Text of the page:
Are Christmas light displays a highlight of the season’s magical allure for you? Do you make a point of finding out which streets in which towns reliably put up the most extravagant illuminated holiday decorations, and then go see them in person?
If you’re that kind of person, you’ve undoubtedly noticed in the past few years an upsurge in the number of “light parks” hosted as seasonal tourist attractions in various locations. In the mid-Hudson, Headless Horseman Haunted Attractions in Ulster Park has been shifting gears each December to a less-scary immersive experience called A Frosty Fest. More recently, those willing to travel farther afield have been drawn to wintry light attractions at the Bronx Botanical Gardens in Manhattan, and to several sites in Connecticut created by a German company called MK Illumination.
Marketed under the label of Lumagica, the MK attractions first appeared in Hückelhoven, Germany in 2018 and quickly spread to other European sites. For 2022, the company is organizing major light parks in 23 countries, including Denmark, Sweden, the UK, Japan, Canada and the US.
Lumagica also creates smaller installations for town squares, building lobbies, airports, train stations and festivals – all featuring sculptures made from strings of LED lights.
The big holiday displays each have a theme. Enchanted Forest is this year’s offering at Harvest Moon Farm & Orchard in the Westchester County town of North Salem, for example. Last year, Harvest Moon became the first farm to host a Lumagica holiday light park in the US.
This year, a new farm site has been added to the list – the first one in the mid-Hudson region: Stone Ridge Orchard at 3012 Route 213 in Stone Ridge, a little southeast of Route 209. The attraction, dubbed Winter Garden, was unveiled at Stone Ridge Orchard on November 18 and will be open most nights through January 3.
Your hosts describe this attraction as “… a walking tour through a magical garden. A deep freeze has swept into the garden at Stone Ridge. You can help Zinnia, the colorful hummingbird, restore the color and life to the garden. As you make your way through, remember to make a wish with the shooting stars.”
The trail is about a half-mile in length, over uneven terrain and rutted farm roads with wet spots. It requires at least 45 minutes to view at a leisurely strolling pace, allowing plenty of stops for photography. Comfortable walking shoes, preferably hiking boots, are strongly encouraged.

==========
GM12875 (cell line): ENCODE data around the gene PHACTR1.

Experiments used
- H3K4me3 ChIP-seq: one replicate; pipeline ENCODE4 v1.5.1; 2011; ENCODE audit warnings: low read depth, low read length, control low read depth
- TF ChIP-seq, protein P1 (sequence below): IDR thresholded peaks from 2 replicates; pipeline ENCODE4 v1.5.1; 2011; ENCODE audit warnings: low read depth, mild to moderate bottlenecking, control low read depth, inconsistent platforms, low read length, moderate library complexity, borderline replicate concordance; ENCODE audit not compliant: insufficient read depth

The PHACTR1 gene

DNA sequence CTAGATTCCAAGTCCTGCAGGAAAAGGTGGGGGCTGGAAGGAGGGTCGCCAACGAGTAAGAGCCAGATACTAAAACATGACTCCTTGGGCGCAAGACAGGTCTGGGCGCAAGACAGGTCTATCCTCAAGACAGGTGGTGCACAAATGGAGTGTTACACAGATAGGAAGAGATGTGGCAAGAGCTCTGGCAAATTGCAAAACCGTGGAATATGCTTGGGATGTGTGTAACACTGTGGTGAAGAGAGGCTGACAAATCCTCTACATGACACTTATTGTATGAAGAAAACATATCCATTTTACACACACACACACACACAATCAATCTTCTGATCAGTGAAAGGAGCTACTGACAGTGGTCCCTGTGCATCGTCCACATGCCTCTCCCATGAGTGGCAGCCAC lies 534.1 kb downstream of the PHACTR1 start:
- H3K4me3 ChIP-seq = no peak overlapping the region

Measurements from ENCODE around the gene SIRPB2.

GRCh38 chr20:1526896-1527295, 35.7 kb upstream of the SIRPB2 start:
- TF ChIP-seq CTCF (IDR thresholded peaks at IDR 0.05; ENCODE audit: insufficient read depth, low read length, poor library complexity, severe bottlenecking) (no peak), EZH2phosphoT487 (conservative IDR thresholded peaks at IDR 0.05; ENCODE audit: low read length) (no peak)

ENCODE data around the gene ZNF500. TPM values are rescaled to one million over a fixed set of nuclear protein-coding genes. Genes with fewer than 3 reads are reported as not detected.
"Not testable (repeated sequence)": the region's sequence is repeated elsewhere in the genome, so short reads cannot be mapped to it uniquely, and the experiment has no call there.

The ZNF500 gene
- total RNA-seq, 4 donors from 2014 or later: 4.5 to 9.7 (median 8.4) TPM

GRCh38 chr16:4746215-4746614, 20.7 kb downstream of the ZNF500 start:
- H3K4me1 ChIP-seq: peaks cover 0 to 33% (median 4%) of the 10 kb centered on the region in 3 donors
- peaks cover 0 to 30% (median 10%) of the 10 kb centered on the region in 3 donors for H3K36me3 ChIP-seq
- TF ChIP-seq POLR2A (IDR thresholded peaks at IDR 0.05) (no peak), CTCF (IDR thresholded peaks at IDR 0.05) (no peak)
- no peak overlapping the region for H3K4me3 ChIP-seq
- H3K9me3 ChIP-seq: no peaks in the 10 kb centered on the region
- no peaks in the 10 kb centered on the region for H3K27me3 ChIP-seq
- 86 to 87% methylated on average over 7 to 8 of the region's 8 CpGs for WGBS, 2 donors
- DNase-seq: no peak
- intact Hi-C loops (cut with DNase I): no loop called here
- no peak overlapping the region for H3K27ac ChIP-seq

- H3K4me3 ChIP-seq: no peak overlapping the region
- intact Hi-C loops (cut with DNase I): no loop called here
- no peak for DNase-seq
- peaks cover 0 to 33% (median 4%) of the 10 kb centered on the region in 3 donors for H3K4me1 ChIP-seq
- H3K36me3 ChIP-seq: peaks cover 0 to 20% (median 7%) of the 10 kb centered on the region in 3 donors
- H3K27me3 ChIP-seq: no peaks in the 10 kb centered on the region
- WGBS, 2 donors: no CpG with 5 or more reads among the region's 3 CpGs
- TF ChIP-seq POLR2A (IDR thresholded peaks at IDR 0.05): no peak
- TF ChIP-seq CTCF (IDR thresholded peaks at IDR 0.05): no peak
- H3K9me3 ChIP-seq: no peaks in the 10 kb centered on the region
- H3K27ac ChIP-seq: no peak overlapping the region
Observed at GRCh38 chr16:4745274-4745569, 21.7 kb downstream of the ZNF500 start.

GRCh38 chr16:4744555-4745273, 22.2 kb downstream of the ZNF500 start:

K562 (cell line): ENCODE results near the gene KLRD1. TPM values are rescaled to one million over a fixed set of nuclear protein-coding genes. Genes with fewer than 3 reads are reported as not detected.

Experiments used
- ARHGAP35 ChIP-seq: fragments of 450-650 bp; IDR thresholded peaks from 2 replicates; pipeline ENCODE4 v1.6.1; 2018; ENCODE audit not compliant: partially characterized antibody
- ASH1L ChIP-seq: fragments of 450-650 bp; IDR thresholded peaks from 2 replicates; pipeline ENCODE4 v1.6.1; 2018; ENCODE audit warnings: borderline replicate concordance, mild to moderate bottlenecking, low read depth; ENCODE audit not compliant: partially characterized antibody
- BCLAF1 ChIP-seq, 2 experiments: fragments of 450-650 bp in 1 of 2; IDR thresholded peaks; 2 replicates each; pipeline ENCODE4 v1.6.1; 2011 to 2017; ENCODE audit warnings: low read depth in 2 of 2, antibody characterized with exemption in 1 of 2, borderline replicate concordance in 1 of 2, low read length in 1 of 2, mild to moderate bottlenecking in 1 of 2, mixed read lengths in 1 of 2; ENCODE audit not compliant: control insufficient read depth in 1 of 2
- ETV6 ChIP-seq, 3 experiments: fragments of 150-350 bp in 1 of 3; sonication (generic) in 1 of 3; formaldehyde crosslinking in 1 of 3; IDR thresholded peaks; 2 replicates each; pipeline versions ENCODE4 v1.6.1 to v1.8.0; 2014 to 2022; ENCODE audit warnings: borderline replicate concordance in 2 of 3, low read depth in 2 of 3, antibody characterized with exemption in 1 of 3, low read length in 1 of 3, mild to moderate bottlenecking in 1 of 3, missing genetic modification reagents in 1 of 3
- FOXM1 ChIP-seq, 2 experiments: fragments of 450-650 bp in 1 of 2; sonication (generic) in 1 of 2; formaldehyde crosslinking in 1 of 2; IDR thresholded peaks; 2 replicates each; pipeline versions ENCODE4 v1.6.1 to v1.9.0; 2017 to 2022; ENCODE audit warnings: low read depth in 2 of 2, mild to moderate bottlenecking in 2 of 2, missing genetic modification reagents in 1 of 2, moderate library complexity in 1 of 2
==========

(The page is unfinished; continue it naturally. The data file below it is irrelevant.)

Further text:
All the Lumagica light parks are site-specific in design, and the layout for Winter Garden takes advantage of the varying viewscapes offered by the orchard’s rolling hillsides – not to mention the trees: The sculptural centerpiece of Zinnia the hummingbird and a delicate cluster of fluffy dandelions is positioned at the base of a majestic 360-year-old white oak, itself bathed in a floodlight whose colors gradually change.
Existing farm structures are incorporated into the layout of the light displays. Thus, some of the sculptures are freestanding, such as the family groupings of foxes, deer, swans and penguins (not to mention a 14-foot-tall moose this five-foor-seven-inch reporter didn’t need to duck to pass under), while other patterns of lights are held aloft by tree trunks and branches, tunnels and trellises. Clusters of sculptures represent “The Deep Freeze,” “Tales of Time,” “The Tree of Life,” “Colorful Trees,” “Nature by the Pond” and “The Shooting Stars.”
The progression of lights – half a million of them all told – is designed to reinforce the Winter Garden storyline through color scheme as well, evolving gradually from chilly blues and whites at the outset to more varied and vibrant hues. By the time you reach the oak tree and the hummingbird at the top of the hill, you realize that now the colors are shifting through the entire spectrum. Your mission accomplished, you then turn around to be confronted with a spectacular panoramic view of the lower levels of the orchard, with streaks and splashes of colored lights strewn across your field of vision near and far.
Your descent on the return loop wends its way through an allée of apple trees, from whose branches hang vividly colored orbs and blossoms of light. Before you reach the end of your exploration, you’ll pass under an archway of “shooting stars,” where you are encouraged to make a wish. If your wish is for hot cider and a cider donut, it will certainly be granted when you get back to the tasting room.
The press tour on opening night offered the opportunity to meet Juan Novoa, MK Illumination’s lead designer and events manager for Lumagica USA. Recounting his first visit to Stone Ridge Orchards to review its potential for a light park with owner Elizabeth Ryan, he said, “I saw that tree [the gigantic white oak] and had this spiritual experience. Using a farm gives us more liberty to use the land as a canvas .… I use the natural landscape as my pattern for the design.”
Ryan seemed delighted with the results of their collaboration. “It’s definitely not kitsch!” she said as she took in the stunning light show in full darkness for the first time. “It’s an immersive art experience.”
Lumagica’s Winter Garden walkthrough light park at Stone Ridge Orchards is open nightly December 2 through 4, 9 through 23 and January 1 through 3, with tours scheduled at half-hour intervals from 3:30 to 9 p.m. To purchase tickets or learn more, visit www.stoneridgeorchard.com/lumagica.html.